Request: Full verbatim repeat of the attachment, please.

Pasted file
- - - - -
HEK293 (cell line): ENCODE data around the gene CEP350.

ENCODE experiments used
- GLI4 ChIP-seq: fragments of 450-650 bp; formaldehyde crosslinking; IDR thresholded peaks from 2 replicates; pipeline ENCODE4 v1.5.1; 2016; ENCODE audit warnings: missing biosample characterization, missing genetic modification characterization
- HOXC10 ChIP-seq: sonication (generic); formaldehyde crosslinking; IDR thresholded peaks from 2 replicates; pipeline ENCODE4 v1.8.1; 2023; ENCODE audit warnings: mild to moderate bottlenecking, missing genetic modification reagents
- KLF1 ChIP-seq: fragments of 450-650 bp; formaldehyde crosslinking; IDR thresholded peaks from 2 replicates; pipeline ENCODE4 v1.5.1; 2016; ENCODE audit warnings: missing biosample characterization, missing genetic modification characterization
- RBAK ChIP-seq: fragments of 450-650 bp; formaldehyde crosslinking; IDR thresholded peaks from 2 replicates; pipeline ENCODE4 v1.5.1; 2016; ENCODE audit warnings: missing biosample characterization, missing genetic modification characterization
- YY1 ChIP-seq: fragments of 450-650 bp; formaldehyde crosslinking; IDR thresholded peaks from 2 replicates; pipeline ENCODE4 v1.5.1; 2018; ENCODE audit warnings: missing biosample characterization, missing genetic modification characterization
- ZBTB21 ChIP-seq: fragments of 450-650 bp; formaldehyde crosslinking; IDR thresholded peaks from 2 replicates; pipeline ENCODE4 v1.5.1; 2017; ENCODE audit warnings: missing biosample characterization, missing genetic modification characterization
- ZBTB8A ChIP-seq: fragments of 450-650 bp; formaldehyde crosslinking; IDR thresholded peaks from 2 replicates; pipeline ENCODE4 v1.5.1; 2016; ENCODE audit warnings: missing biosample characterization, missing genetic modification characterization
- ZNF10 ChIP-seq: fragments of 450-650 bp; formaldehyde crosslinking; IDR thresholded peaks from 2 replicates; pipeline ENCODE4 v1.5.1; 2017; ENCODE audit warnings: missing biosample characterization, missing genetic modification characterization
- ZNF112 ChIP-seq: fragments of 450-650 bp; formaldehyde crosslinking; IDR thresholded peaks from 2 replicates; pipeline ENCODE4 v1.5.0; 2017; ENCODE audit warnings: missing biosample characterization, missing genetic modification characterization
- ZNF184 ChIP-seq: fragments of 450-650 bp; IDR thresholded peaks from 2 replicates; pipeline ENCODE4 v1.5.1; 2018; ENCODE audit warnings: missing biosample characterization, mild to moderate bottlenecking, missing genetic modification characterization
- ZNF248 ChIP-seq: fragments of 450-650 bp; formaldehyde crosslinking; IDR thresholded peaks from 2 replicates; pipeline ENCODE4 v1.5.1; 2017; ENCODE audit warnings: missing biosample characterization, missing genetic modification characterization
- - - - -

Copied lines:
HEK293 (cell line): ENCODE data around the gene CEP350.

ENCODE experiments used
- GLI4 ChIP-seq: fragments of 450-650 bp; formaldehyde crosslinking; IDR thresholded peaks from 2 replicates; pipeline ENCODE4 v1.5.1; 2016; ENCODE audit warnings: missing biosample characterization, missing genetic modification characterization
- HOXC10 ChIP-seq: sonication (generic); formaldehyde crosslinking; IDR thresholded peaks from 2 replicates; pipeline ENCODE4 v1.8.1; 2023; ENCODE audit warnings: mild to moderate bottlenecking, missing genetic modification reagents
- KLF1 ChIP-seq: fragments of 450-650 bp; formaldehyde crosslinking; IDR thresholded peaks from 2 replicates; pipeline ENCODE4 v1.5.1; 2016; ENCODE audit warnings: missing biosample characterization, missing genetic modification characterization
- RBAK ChIP-seq: fragments of 450-650 bp; formaldehyde crosslinking; IDR thresholded peaks from 2 replicates; pipeline ENCODE4 v1.5.1; 2016; ENCODE audit warnings: missing biosample characterization, missing genetic modification characterization
- YY1 ChIP-seq: fragments of 450-650 bp; formaldehyde crosslinking; IDR thresholded peaks from 2 replicates; pipeline ENCODE4 v1.5.1; 2018; ENCODE audit warnings: missing biosample characterization, missing genetic modification characterization
- ZBTB21 ChIP-seq: fragments of 450-650 bp; formaldehyde crosslinking; IDR thresholded peaks from 2 replicates; pipeline ENCODE4 v1.5.1; 2017; ENCODE audit warnings: missing biosample characterization, missing genetic modification characterization
- ZBTB8A ChIP-seq: fragments of 450-650 bp; formaldehyde crosslinking; IDR thresholded peaks from 2 replicates; pipeline ENCODE4 v1.5.1; 2016; ENCODE audit warnings: missing biosample characterization, missing genetic modification characterization
- ZNF10 ChIP-seq: fragments of 450-650 bp; formaldehyde crosslinking; IDR thresholded peaks from 2 replicates; pipeline ENCODE4 v1.5.1; 2017; ENCODE audit warnings: missing biosample characterization, missing genetic modification characterization
- ZNF112 ChIP-seq: fragments of 450-650 bp; formaldehyde crosslinking; IDR thresholded peaks from 2 replicates; pipeline ENCODE4 v1.5.0; 2017; ENCODE audit warnings: missing biosample characterization, missing genetic modification characterization
- ZNF184 ChIP-seq: fragments of 450-650 bp; IDR thresholded peaks from 2 replicates; pipeline ENCODE4 v1.5.1; 2018; ENCODE audit warnings: missing biosample characterization, mild to moderate bottlenecking, missing genetic modification characterization
- ZNF248 ChIP-seq: fragments of 450-650 bp; formaldehyde crosslinking; IDR thresholded peaks from 2 replicates; pipeline ENCODE4 v1.5.1; 2017; ENCODE audit warnings: missing biosample characterization, missing genetic modification characterization